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Cooking twine, also known as butcher's twine or kitchen twine, is a versatile kitchen tool. The durable thread is commonly used to truss poultry before roasting, to help an expensive cut of meat or pork hold its shape and cook evenly, or for tying together an herbal bouquet garni to flavor soups and stews. It can also be used around the house for arts and crafts or even as a rustic way to tie together place settings on a holiday table.
Twine comes in a variety of materials: cotton, linen, jute, hemp, and polyester/cotton blends. Versatile and affordable, cotton twine is safe for use in the oven since it won’t burn or fall apart in your food. Cotton is often used for the iconic striped baker's twine that adorns bakery boxes. Linen twine is also durable and oven-safe but is harder to find and pricey. Hemp and jute twine are purely ornamental and best for crafting.
Here are the best cooking twines for all your kitchen needs.
Best Overall: Regency Wraps Natural Cooking Twine
Since it’s the most versatile, natural cotton twine is a must-have for any cook. From trussing a turkey to tying tamales to bundling recyclables, Regency Wraps' 100 percent cotton twine is up to almost any kitchen task.
The 1-pound cone spool is about 1,200 feet of unbleached cotton twine. It's 16-ply, which means it’s strong enough to not cut into meat when used for tying together a roast or holding a chicken’s drumsticks in place. This professional-grade twine is safe for use in an oven, though it should be kept away from direct flames. The spool does fit perfectly on Regency Wraps' twine dispenser, which is sold separately.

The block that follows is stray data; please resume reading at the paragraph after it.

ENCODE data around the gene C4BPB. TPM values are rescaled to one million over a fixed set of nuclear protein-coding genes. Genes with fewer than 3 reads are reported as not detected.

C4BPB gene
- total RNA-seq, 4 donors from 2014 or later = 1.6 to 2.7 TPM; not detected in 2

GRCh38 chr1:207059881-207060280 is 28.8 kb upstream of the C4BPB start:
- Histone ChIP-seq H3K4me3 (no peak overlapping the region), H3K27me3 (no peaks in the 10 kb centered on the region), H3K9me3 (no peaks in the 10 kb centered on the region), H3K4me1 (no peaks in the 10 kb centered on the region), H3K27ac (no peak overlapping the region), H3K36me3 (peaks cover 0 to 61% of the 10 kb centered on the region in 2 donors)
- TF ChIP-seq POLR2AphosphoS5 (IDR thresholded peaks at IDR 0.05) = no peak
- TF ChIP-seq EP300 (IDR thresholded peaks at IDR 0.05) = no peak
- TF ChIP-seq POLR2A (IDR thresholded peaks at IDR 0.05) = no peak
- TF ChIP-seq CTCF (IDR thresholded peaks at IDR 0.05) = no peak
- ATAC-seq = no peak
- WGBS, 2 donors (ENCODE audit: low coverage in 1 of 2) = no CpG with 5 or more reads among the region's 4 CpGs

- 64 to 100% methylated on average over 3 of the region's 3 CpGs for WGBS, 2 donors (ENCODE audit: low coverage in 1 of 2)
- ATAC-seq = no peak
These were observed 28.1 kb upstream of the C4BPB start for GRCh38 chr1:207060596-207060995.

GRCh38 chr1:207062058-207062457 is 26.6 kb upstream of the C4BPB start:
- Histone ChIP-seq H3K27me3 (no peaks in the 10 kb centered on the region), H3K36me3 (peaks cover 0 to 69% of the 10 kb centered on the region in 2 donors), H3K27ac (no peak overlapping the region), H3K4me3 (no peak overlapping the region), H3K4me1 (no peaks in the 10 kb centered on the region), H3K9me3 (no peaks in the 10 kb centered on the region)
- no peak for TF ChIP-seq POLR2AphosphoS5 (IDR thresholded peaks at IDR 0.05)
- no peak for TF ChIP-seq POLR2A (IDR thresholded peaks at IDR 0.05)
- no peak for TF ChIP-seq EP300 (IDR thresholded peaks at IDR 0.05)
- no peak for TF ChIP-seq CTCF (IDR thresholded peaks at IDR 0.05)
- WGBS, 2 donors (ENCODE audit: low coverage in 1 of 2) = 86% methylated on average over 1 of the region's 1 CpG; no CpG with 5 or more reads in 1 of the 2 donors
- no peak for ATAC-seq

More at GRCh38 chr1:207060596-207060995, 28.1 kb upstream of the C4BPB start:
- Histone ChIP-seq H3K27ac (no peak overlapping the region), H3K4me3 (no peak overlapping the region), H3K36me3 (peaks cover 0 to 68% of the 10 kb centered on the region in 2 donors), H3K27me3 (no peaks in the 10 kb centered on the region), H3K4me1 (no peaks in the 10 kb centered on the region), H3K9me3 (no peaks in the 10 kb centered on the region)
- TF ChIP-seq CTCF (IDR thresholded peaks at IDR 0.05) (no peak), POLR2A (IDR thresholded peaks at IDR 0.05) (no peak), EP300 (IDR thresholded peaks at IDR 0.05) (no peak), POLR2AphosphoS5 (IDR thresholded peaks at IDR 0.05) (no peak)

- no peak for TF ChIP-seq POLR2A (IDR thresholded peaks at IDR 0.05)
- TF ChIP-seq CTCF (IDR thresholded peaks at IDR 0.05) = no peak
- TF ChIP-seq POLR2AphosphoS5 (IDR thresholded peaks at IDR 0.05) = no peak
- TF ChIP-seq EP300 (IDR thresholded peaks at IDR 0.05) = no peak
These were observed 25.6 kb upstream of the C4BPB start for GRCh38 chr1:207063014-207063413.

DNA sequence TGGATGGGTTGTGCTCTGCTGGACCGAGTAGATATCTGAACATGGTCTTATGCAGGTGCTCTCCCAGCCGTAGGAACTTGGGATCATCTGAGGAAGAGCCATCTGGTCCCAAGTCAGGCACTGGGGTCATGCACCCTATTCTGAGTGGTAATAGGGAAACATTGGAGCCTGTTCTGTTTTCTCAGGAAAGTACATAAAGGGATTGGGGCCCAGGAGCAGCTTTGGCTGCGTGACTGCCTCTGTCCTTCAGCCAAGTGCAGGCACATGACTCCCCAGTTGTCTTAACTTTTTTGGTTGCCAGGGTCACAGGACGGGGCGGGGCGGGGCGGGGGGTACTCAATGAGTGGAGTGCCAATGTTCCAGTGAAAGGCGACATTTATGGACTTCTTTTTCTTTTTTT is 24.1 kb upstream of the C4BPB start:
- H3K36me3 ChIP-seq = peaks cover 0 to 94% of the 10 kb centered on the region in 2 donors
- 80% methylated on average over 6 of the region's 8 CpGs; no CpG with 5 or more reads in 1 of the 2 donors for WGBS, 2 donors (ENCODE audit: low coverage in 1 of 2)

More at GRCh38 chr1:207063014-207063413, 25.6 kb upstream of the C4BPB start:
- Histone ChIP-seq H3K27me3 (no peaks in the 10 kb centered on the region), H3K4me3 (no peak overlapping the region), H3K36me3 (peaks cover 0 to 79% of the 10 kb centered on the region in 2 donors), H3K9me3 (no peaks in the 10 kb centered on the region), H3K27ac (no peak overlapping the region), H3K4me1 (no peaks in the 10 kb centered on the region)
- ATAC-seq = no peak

Runner-Up, Best Overall: OXO Good Grips 100% Natural Cotton Twine
OXO is known for its high-quality products and its twine is no different. This cone spool of twine is produced from 100 percent natural cotton and is strong enough to hold a crown of lamb. The spool contains 300 feet of twine that doesn’t fray or begin separating after cutting. It is made to fit OXO’s twine dispenser that has a removable twine cutter and is sold separately.
Best Budget: Norpro Cotton Twine
Smaller lengths of cooking twine come in small balls instead of cone spools, like this pull ball from Norpro. The whole ball is made from 100 percent 18-ply cotton twine and contains 220 feet of unbleached twine. Because it releases from the center, the twine should not tangle, and due to its tiny size, it’s easier to store in a drawer or cabinet than a cone spool. The twine is safe for use in the oven or on the grill, but it should be kept away from open flame. If you don't use twine often, this is a perfect size.
Best Linen: Berard Replacement French Linen Twine
Linen is made from flax plants and produces strong, durable twine. Berard’s spool of linen twine is great for fancier meal presentations of stuffed meats and filet mignon or to bind together small, loose vegetables like carrots or asparagus.
All 1,300 feet is made from high-quality French linen and is free of chemicals. Linen twine stretches less than cotton and holds knots together better, which makes it good for hanging meats to cure.
Best Baker's Twine: Tenn Well Red and White Twine